In July we quietly suffered, patrolling the plants for the first signs of blush. As early August came and went, we paced the rows morning and evening, hoping for color in the green mass. By mid August, rumors of those who got a harvest began to swirl, whispered like Big Foot sightings or UFO encounters. But now the truth is out there, in the garden and on the vine.
Yes, folks, tomatoes have finally begun to ripen. This year along the Front Range tomatoes are slow to mature, leaving gardeners scratching their heads and wondering if they’ve done something wrong. Though the fruit was plenty, those green tomatoes just sat there, tantalizing us with promise but refusing to ripen.
Why do I consider the tomato the difficult diva of the garden? Aside from the hornworms, blossom end rot, spotted wilt virus, early blight, and Psyllids, the plant’s response to weather can drive you nuts. And that’s what many experts believe is going on with our love apples.
This season began with soil temperatures staying chill well into June. Unless your plants were tucked in with plastic mulch, the cool soil kept growth steady but slow until the soaring heat set in at June’s end. But despite the sweltering days our nights stayed cool; temperatures dropped into the high 50’s and recently went lower.
The nightly cool down slowed tomato plants, delaying the ripening of fruit until every gardener in the area lost their self confidence. Friends began reaching out for reassurance, texting and emailing their fantasies of filling their mouths with sweet, tangy tomatoes, begging to know what’s happening.
Even I succumbed, sidling up to buddies to ask, casually, if they’d gotten any ripe tomatoes yet. “You neither?” They said in response, after which we felt better for the shared torment.
Until this past week, when the fruit began to turn. Announcements on the arrival of the colorful bundles of joy filled my inbox; texts of the first harvest sent gardeners rushing to their tomato patch to comb through their plants. Songs of praise and encouragement filled the air as gardeners lifted their arms to the sky to find…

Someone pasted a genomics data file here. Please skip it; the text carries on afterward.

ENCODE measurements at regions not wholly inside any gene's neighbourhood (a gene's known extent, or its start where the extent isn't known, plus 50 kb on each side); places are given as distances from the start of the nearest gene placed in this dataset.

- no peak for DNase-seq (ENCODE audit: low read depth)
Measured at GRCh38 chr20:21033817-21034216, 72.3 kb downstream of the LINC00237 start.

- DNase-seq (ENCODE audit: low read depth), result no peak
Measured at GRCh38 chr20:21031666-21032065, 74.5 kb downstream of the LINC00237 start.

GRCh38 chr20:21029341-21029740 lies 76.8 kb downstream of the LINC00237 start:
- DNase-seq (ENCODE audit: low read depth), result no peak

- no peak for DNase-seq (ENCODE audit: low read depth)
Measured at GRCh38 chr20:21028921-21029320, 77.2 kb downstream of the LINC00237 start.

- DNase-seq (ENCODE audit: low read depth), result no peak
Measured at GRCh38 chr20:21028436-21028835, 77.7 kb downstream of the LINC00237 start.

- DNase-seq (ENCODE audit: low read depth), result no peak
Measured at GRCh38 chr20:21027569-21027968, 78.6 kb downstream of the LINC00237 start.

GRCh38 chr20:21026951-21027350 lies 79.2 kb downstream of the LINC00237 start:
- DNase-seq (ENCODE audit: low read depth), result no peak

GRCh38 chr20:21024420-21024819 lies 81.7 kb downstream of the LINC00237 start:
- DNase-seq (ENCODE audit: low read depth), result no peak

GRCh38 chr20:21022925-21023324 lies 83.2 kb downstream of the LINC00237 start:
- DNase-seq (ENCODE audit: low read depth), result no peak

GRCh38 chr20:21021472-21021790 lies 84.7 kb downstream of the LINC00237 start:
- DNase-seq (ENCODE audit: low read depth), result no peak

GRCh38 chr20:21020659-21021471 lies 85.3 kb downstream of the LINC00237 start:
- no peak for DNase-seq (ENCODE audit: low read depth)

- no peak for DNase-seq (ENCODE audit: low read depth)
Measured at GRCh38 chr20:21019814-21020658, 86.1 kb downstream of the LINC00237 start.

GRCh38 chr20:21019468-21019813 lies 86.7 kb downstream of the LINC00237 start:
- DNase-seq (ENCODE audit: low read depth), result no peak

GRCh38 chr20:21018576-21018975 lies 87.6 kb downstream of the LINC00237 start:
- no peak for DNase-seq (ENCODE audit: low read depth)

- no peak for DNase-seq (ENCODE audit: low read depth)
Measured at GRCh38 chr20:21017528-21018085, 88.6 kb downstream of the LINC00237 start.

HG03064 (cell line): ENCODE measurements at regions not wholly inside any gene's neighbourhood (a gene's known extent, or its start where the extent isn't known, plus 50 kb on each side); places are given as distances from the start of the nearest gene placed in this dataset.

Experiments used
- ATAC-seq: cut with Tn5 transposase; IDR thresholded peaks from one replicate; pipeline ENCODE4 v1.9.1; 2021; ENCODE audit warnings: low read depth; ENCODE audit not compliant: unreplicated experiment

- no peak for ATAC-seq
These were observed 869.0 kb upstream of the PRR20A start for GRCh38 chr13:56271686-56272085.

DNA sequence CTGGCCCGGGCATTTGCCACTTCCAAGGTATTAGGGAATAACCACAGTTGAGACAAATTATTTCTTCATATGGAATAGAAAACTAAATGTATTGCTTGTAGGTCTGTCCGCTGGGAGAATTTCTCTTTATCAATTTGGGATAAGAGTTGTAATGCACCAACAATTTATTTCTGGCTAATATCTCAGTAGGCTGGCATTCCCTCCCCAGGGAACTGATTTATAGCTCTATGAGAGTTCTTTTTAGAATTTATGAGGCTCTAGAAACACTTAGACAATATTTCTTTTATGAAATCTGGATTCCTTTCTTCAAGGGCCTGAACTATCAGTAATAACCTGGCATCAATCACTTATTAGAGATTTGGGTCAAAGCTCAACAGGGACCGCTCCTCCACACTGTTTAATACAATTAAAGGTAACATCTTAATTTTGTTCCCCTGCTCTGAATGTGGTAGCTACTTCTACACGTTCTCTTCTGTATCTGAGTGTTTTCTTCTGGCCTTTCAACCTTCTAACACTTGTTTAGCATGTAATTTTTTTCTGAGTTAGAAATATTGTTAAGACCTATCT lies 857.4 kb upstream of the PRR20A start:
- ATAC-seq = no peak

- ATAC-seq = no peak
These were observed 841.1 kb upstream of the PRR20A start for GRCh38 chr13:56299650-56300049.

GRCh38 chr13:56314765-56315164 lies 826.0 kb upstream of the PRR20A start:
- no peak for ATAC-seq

Don’t get me wrong – I love rain, and miss it more than I care to admit. But when it arrives just as tomatoes have begun to ripen, known as the breaker stage, the sudden influx of water can cause those love apples to crack. This is different than catfacing, which are indentations on the blossom end of the fruit caused, in part, by temperatures dropping into the 50’s during fruit set.
In advance of ripening the skin cells of tomatoes harden, leaving it unable to stretch if they get a sudden burst of water and resulting in concentric and radial cracking on the stem end. Concentric cracking are rings circling the stem, while radial cracking are splits that run from the stem down towards the bottom of the fruit.
Some tomatoes are prone to this, others a bit more tolerant, with certain cultivars doing this in the green stage. Like most of the quirks of a difficult diva, ignore the cracks from the rain; there isn’t a lot you can do about it. Cut off the damaged area, slice up the rest and enjoy.